Eyewitness Gaza - Students break the siege on Gaza to deliver humanitarian aid

November 24, 2016 22:54

Eyewitness Gaza - Students break the siege on Gaza to deliver humanitarian aid

By Fiona Edwards (Birkbeck & Palestine Solidarity Campaign Student Officer) and Ian Drummond (SOAS)

Destroyed buildings, piles of rubble and bullet holes met us on every street as we drove our ambulance through Gaza City one year on after Israel's murderous assault.

Today, Israel's war on Gaza is continuing, using its brutal and illegal blockade to collectively punish 1.5 million people by denying them access to food, safe water, medicine and all basic supplies necessary for human survival.

Plans are underway to make life for Palestinians trapped in Gaza even more intolerable. A steel underground wall is being constructed on the Rafah border between Egypt and Gaza. Sinking as deep as the water table, the wall will cut the people of Gaza off from their principal lifeline - the network of over 1,500 under ground tunnels which ensure the people of Gaza have sufficient food, water, medicine and other basic necessities which they currently smuggle in from Egypt; without the tunnels the Palestinians would starve to death.

We went to Gaza to raise awareness about the growing humanitarian crisis the Palestinians are facing, to show our solidarity and deliver millions of pounds of medical and humanitarian aid to the people of Gaza.

On 6th January 2010, alongside 500 humanitarian activists from 20 countries across the world, we succeeded in our attempt to break the siege on Gaza. The Viva Palestina Convoy, which was co-organised by the Palestine Solidarity Campaign and backed by the NUS Black Students' Campaign, travelled for more than three thousand miles through Europe and the Middle East, picking up tremendous support, extra aid donations and volunteers in many countries along the way.

After one month on the road and tense negotiations with the Egyptian government we were granted permission to deliver our aid and stay in Gaza for 48 hours. Even this short stay proved long enough to witness the devastating impact of ‘Operation Cast Lead'.

In Gaza we had the privilege to meet lots of young Palestinians, who shared stories of the trauma and suffering they had endured during the war and on-going siege on Gaza. We met two students from the Islamic University of Gaza who had lost both of their legs during the war last year. Another student, Yousef Abdul Jabbar Al- Mughrabi, who is 21 years old, was blinded and paralysed on the right side of his body following an explosion of a drone bomb outside his home. The lost of his sight has meant that he could not complete his degree in Civil Engineering and he has been forced to start a new degree in Islamic Studies from scratch.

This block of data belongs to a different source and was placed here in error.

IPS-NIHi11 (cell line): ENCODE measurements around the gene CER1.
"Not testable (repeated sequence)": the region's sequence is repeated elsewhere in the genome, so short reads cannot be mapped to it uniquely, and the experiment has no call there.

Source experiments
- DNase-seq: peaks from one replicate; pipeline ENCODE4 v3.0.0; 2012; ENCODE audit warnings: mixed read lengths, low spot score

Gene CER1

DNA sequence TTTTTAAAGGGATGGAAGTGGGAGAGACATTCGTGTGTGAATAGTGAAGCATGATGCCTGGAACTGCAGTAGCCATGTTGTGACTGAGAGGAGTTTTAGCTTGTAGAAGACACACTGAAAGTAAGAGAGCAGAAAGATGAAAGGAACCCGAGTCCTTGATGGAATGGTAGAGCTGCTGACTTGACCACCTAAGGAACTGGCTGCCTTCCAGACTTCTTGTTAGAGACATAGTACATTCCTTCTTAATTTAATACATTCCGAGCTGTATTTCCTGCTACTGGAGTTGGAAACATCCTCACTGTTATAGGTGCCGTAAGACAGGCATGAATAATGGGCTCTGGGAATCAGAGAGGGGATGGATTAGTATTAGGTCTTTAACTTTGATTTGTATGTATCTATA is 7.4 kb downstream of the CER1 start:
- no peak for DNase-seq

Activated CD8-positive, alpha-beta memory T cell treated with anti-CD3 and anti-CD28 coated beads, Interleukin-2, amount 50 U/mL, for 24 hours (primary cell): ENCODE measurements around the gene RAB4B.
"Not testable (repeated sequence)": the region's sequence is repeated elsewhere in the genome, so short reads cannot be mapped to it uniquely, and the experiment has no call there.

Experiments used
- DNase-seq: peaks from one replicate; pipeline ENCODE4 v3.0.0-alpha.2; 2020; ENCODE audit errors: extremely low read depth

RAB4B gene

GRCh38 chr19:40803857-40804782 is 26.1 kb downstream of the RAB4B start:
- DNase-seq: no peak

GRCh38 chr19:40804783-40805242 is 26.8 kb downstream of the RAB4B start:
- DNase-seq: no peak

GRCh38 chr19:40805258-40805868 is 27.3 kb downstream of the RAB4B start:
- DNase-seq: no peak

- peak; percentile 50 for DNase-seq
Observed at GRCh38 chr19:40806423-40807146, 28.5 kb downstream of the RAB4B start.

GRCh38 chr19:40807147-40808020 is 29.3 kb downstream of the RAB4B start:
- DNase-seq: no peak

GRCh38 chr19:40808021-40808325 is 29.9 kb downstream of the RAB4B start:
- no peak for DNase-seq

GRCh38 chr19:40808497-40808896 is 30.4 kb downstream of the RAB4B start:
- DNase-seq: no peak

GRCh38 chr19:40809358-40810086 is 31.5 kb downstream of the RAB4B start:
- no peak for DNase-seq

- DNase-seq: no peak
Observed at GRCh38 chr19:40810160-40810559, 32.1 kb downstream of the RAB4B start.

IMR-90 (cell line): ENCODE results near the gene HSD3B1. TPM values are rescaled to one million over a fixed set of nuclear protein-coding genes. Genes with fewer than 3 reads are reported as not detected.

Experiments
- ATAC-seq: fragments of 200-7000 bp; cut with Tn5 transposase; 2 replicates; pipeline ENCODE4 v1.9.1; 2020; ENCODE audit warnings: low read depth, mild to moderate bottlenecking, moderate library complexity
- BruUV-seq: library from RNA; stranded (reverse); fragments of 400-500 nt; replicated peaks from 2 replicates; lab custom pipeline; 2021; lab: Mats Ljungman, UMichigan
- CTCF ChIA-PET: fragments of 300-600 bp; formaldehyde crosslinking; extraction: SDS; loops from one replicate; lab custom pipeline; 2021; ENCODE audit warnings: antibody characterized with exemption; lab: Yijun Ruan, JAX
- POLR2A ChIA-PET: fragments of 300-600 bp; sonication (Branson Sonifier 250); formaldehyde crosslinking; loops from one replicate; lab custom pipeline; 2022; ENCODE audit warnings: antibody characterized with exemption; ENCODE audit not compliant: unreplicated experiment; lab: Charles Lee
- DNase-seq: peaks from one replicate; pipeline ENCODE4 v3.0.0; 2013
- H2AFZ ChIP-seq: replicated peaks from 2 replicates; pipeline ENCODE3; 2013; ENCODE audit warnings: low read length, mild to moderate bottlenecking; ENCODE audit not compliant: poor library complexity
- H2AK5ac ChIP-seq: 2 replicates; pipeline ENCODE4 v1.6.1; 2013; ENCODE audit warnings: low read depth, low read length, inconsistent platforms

During last year's war Israel extensively used chemical weapons including white phosphorus, a substance that burns intensely on contact with oxygen. A student told us of the horror she witnessed first hand, when the white phosphorus shells were raining down:

"The whole world was celebrating the new year with fire crackers in the sky. I thought Gaza was no exception when I looked at the sky! It was grey with a frightening light that looked like a ball of fire. We have never seen this before. Then, we started to hear the news on the radio and we knew that those balls of fire are called phosphorus shells.

Some were targeting the houses and others exploded in the middle of the streets. We tried to extinguish the fires with water. Suddenly, we found that this was not a normal fire. We were suffocating. The smell, the smoke, and the unknown chemicals were all life threatening. We had to put pieces of clothes that were soaked in water on our faces to breath through them. It was a nightmare that I don't like to remember.

Some people got burnt with the phosphorus shells before the eyes of their loved ones. Most of those died on the spot. We could see their flesh dissolving with such weird chemicals and bombs. We stood helpless and hopeless."

The immense suffering that these students have endured is an experience they share with all of the young Palestinians in Gaza. In the war many schools, colleges and universities, including the Islamic University of Gaza and the American School of Gaza, were damaged or destroyed. Over 1,400 Palestinians were killed, one third of which were children and many more young people were amongst the dead. The on-going siege means that Gaza's educational infrastructure remains in ruins as no cement or building materials has been allowed in since the war. The siege also means that educational equipment such as paper, stationery, desks, books and other necessary materials are in very short supply. Electricity is routinely cut off for several hours a day in Gaza by Israel who controls the supply.

What is truly inspirational is that life goes on and that Palestinian students are absolutely determined to continue their studies, to gain an education, in these appalling circumstances.

The evening before we left Israel's F-16s started to bomb Gaza. Several Palestinians lost their lives. The same evening we visited a tunnel in Rafah where we watched tunnel workers as they smuggled in refrigerators, which would help to keep the short supply of food in Gaza fresh. Thirty minutes later, as we were driving towards Gaza City we heard an explosion. Later we discovered that the same tunnel we had visited was bombed and two tunnel workers we spoke to had been killed.

Whilst much of what we saw and heard in Gaza was upsetting, the steadfastness and resolve of the Palestinian people to rebuild their society after Israel's brutal attack last year was totally inspiring. Now more than ever we must redouble our efforts to demand an end to the siege on Gaza and for peace and justice for Palestine.

November 24, 2016 22:54

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